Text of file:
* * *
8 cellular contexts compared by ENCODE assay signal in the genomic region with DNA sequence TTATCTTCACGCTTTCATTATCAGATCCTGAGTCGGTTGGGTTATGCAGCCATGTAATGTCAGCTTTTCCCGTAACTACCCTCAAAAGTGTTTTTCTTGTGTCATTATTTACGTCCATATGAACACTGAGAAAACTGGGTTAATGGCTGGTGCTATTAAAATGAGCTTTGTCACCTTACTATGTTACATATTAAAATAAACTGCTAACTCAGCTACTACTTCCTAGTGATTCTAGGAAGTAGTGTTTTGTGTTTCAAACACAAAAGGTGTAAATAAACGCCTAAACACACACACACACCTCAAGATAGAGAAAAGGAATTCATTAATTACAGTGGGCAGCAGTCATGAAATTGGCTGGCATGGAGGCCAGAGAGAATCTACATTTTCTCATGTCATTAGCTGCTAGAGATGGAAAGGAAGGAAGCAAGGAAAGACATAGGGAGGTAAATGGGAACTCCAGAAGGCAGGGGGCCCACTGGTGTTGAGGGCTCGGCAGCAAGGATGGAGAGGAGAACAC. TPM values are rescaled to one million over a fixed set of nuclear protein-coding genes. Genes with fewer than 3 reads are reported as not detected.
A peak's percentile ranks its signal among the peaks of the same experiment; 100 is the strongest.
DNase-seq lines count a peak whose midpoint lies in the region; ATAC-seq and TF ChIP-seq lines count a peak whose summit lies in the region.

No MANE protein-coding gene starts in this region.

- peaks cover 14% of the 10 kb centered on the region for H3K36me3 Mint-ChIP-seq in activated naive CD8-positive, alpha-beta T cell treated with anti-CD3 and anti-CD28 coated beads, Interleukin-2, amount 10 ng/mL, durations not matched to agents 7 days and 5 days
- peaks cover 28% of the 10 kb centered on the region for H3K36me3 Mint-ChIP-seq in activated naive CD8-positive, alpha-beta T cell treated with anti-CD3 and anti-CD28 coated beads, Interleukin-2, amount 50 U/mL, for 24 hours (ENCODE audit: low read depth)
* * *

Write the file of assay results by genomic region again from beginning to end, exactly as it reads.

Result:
8 cellular contexts compared by ENCODE assay signal in the genomic region with DNA sequence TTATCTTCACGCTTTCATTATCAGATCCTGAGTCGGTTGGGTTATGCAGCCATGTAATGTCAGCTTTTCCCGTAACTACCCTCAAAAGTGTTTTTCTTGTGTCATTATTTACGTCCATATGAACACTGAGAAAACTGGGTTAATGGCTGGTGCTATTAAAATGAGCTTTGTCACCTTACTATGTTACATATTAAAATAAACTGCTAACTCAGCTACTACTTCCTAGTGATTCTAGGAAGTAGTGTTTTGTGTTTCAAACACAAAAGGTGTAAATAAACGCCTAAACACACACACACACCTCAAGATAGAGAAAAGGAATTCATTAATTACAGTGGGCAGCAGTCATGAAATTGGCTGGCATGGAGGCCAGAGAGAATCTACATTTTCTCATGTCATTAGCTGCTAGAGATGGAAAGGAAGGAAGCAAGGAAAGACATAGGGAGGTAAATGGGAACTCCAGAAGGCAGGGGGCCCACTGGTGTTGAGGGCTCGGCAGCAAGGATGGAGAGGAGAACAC. TPM values are rescaled to one million over a fixed set of nuclear protein-coding genes. Genes with fewer than 3 reads are reported as not detected.
A peak's percentile ranks its signal among the peaks of the same experiment; 100 is the strongest.
DNase-seq lines count a peak whose midpoint lies in the region; ATAC-seq and TF ChIP-seq lines count a peak whose summit lies in the region.

No MANE protein-coding gene starts in this region.

- peaks cover 14% of the 10 kb centered on the region for H3K36me3 Mint-ChIP-seq in activated naive CD8-positive, alpha-beta T cell treated with anti-CD3 and anti-CD28 coated beads, Interleukin-2, amount 10 ng/mL, durations not matched to agents 7 days and 5 days
- peaks cover 28% of the 10 kb centered on the region for H3K36me3 Mint-ChIP-seq in activated naive CD8-positive, alpha-beta T cell treated with anti-CD3 and anti-CD28 coated beads, Interleukin-2, amount 50 U/mL, for 24 hours (ENCODE audit: low read depth)